The life you save may be an exaggeration
This past week, Melinda Gates and Graça Machel co-authored an article discussing how the new proposed Sustainable Development Goals could provide key opportunities to improve conditions for families in Africa. Among their priorities were improving maternal and child health, which were key targets of the expiring Millennium Development Goals, and which – particularly on the African continent – still lag behind their targets.
“It is impossible to separate the health of a child from the health of the mother,” write Gates and Machel, noting that maternal and child health are complementary, not competing. They note the long-lasting impact of good nutrition during the first 1,000 days of life, from conception to the child’s second birthday. Additionally, they discuss many other important and achievable interventions that can improve the lives of people even in the poorest communities, such as anti-malarial mosquito nets and solutions to prevent children with diarrheal diseases from dying of dehydration.
Given the very positive content of the article, I’m almost reluctant to criticize it, but there was one thing that does need some clarification:
“In fact, if the world extended contraceptive access to only a quarter of the women with unmet need, it could save the lives of 25,000 women and 250,000 newborns each year.”
So how exactly does contraception save the lives of newborns? The article lacks footnotes, but this statistic closely resembles one found on the website of the Office of the UN Secretary-General’s Special Envoy for Financing the Health Development Millennium Development Goals and for Malaria:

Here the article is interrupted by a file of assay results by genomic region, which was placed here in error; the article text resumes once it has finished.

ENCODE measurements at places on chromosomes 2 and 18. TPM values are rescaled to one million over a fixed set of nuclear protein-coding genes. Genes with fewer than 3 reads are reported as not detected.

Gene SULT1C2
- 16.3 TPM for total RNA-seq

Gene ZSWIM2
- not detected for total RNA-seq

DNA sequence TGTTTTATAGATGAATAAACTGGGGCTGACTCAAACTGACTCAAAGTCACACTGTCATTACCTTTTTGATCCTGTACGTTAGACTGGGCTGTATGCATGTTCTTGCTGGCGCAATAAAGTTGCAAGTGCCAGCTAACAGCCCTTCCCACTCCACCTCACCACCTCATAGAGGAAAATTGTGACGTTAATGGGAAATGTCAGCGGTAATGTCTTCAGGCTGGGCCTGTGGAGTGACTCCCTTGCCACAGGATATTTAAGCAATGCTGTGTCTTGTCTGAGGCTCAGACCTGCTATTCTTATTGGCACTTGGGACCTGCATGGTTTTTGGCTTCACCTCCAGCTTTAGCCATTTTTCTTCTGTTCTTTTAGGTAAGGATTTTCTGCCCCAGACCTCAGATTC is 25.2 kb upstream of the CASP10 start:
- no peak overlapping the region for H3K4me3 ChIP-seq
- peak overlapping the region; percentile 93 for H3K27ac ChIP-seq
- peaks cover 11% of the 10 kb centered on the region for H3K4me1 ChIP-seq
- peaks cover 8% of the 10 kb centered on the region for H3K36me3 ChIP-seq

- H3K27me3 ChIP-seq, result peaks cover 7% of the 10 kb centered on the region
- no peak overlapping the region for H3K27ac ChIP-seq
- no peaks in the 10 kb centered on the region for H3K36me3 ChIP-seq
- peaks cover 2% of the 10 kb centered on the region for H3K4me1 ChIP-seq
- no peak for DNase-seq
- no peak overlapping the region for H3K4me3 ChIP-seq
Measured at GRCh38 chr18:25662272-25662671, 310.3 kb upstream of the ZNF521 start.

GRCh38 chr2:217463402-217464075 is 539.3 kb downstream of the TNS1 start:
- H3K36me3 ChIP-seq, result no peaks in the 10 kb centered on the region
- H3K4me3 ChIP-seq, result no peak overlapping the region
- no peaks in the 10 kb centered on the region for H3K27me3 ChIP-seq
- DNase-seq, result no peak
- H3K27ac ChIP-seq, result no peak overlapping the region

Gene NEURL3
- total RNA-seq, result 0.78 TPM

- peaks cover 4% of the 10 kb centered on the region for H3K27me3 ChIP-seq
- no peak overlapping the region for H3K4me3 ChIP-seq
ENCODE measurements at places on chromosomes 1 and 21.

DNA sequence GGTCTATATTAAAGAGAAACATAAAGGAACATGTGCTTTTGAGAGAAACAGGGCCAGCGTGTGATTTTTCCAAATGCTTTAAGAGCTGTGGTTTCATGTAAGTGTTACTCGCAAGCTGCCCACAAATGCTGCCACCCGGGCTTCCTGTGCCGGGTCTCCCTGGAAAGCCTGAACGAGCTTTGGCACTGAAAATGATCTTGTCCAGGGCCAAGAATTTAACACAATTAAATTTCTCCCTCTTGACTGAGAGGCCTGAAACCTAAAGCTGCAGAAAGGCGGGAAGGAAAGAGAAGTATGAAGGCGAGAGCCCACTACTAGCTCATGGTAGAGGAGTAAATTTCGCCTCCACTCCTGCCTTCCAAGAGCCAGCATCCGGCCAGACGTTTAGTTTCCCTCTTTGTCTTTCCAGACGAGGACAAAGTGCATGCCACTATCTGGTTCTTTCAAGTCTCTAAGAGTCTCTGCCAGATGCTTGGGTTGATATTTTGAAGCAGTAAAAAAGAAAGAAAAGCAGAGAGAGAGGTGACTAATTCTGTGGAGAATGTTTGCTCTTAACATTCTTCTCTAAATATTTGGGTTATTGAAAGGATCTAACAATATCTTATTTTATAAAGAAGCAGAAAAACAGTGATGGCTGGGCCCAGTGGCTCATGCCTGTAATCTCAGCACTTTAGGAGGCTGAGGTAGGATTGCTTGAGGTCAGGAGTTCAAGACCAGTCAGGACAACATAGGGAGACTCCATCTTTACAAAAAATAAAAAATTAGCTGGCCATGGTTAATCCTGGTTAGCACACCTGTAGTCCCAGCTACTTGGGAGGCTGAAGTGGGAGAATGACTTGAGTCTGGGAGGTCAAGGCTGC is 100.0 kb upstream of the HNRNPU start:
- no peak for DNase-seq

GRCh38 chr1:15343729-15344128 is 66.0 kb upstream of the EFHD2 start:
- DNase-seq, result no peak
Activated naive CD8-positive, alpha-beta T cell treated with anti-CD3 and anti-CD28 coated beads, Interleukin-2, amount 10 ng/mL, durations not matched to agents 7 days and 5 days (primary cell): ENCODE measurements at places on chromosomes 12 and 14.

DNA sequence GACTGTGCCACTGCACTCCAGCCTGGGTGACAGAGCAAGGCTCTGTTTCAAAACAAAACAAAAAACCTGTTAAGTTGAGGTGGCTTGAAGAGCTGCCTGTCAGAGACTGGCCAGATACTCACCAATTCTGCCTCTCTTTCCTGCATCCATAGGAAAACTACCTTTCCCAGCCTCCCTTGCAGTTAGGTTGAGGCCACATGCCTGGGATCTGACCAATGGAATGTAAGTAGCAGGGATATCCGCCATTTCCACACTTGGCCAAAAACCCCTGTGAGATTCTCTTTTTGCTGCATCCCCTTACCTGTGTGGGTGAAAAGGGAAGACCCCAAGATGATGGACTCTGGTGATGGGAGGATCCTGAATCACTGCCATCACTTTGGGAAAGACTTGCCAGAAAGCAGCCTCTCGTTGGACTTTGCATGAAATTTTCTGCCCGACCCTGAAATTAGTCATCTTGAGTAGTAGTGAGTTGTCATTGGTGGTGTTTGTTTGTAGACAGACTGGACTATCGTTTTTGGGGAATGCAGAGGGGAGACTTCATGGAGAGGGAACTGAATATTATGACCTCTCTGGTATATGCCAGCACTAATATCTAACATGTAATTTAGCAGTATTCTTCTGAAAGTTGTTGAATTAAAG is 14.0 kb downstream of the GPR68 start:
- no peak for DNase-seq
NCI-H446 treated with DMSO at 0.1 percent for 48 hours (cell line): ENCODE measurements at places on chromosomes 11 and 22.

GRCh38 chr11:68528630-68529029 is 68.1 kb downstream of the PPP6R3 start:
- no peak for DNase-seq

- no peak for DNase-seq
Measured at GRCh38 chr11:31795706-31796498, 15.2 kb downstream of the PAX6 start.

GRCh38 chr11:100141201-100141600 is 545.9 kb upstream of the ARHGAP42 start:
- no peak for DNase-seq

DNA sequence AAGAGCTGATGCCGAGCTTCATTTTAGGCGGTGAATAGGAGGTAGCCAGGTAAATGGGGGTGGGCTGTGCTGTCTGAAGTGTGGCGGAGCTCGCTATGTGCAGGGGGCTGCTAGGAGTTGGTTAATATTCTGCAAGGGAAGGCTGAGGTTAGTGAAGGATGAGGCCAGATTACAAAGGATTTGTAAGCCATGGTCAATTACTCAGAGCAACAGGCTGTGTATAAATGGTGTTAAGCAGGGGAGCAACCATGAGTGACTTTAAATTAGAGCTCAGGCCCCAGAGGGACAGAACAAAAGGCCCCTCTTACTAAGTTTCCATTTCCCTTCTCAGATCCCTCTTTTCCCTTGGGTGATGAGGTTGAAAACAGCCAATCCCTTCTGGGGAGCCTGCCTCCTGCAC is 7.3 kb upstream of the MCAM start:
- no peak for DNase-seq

“Lack of access to family planning results in 80 million unintended pregnancies annually, or 40% of all pregnancies worldwide. Meeting 25% of the unmet need for family planning could prevent more than 11 million unintended pregnancies and, in turn, avert the deaths of 25,000 mothers and 250,000 newborns.”
See what happened there? The Special Envoy wrote about “averting deaths”, which Gates and Machel paraphrased as “saving lives.” In most cases, that might be a reasonable substitution, but there is one big exception, and that is where the means of averting the death consists of averting the person’s existence in the first place.
Following that logic, you could avert a lot of deaths by averting human reproduction – after the current generations living die out, there would be no more human death. Come to think of it, there’d be no poverty either, and men and women would be equal in every way. But, at least for most of us, that’s not the way we’d like to arrive at the world we want.
To return to the statistic, there’s one other factual problem: it implies that “unmet need” is due to lack of access to contraceptives, and that all those deaths could be averted by giving access to just a quarter of the women with this so-called “need.” Yet we know that less than ten percent of “unmet need” is attributed to lack of access, so Gates, Machel, and the Special Envoy all got that wrong.
Regarding the 80 million unintended pregnancies, as the Guttmacher Institute puts it:
“In 2012, an estimated 80 million unintended pregnancies will occur in the developing world because of contraceptive failure and nonuse among women who do not want a pregnancy soon.”
That’s right, failure and nonuse of contraceptives, which in most cases is not due to lack of access.
In summary, increasing access to contraceptives that women do not want will not save the lives of newborns. Increased access to good nutrition and basic health care would be the smarter investment.